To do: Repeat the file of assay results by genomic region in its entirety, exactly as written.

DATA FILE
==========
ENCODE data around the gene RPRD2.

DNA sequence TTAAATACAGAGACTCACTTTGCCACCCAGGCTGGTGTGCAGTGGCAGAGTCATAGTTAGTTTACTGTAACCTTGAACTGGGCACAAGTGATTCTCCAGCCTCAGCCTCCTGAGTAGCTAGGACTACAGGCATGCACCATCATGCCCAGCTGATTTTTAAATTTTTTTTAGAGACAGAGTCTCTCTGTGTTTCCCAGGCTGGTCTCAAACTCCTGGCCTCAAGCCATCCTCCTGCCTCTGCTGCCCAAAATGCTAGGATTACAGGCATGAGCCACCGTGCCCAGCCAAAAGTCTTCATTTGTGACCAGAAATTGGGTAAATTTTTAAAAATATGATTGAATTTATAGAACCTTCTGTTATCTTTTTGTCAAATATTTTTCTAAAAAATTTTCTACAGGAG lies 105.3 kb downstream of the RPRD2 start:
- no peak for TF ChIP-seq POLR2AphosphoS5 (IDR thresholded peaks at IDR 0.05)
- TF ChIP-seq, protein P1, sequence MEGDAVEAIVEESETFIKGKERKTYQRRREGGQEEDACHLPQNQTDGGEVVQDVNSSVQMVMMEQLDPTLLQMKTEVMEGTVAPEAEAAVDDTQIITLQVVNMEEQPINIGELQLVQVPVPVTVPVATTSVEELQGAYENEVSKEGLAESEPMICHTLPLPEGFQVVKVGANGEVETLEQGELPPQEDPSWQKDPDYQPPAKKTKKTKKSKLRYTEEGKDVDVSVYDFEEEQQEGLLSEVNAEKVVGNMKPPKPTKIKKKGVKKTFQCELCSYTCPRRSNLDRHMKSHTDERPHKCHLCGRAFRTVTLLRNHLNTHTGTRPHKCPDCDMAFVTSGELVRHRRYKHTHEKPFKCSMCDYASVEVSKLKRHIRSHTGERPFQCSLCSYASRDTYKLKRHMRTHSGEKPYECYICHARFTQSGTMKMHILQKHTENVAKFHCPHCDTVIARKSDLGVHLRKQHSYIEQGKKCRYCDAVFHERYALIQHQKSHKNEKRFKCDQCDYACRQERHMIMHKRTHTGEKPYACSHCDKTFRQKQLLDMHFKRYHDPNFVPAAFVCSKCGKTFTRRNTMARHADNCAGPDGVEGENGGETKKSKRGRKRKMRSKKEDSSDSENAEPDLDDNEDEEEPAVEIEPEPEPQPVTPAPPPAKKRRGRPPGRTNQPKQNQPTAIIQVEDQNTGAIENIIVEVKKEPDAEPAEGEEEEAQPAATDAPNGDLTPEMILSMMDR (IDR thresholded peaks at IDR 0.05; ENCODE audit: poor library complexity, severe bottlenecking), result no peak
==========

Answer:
ENCODE data around the gene RPRD2.

DNA sequence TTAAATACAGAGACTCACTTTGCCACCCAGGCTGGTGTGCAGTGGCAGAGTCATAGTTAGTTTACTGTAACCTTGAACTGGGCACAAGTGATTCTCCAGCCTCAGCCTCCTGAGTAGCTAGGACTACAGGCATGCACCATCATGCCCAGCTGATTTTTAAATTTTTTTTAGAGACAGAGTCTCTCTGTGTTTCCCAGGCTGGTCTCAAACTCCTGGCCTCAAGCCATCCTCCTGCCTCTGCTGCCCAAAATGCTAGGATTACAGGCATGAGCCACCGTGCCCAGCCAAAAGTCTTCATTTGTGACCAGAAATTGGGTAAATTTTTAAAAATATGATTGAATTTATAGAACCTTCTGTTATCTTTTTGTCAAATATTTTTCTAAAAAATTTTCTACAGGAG lies 105.3 kb downstream of the RPRD2 start:
- no peak for TF ChIP-seq POLR2AphosphoS5 (IDR thresholded peaks at IDR 0.05)
- TF ChIP-seq, protein P1, sequence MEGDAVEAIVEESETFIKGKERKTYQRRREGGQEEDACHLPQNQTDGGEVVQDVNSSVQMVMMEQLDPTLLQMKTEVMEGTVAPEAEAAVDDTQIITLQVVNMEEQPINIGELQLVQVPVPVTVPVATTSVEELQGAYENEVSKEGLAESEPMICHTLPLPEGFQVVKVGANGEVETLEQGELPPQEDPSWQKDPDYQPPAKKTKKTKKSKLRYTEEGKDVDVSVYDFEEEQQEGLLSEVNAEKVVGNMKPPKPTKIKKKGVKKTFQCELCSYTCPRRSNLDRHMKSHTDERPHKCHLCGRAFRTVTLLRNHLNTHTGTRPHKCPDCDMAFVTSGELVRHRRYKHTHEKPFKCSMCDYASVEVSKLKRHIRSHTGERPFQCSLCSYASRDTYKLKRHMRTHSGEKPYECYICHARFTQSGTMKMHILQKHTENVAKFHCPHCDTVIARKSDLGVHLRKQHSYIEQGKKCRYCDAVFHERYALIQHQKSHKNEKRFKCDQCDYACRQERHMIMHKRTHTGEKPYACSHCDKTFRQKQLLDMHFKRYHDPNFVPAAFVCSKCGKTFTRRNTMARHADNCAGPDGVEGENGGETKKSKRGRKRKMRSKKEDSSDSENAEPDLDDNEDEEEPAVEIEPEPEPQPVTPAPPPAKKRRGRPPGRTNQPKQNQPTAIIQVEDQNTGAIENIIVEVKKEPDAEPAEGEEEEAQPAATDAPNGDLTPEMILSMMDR (IDR thresholded peaks at IDR 0.05; ENCODE audit: poor library complexity, severe bottlenecking), result no peak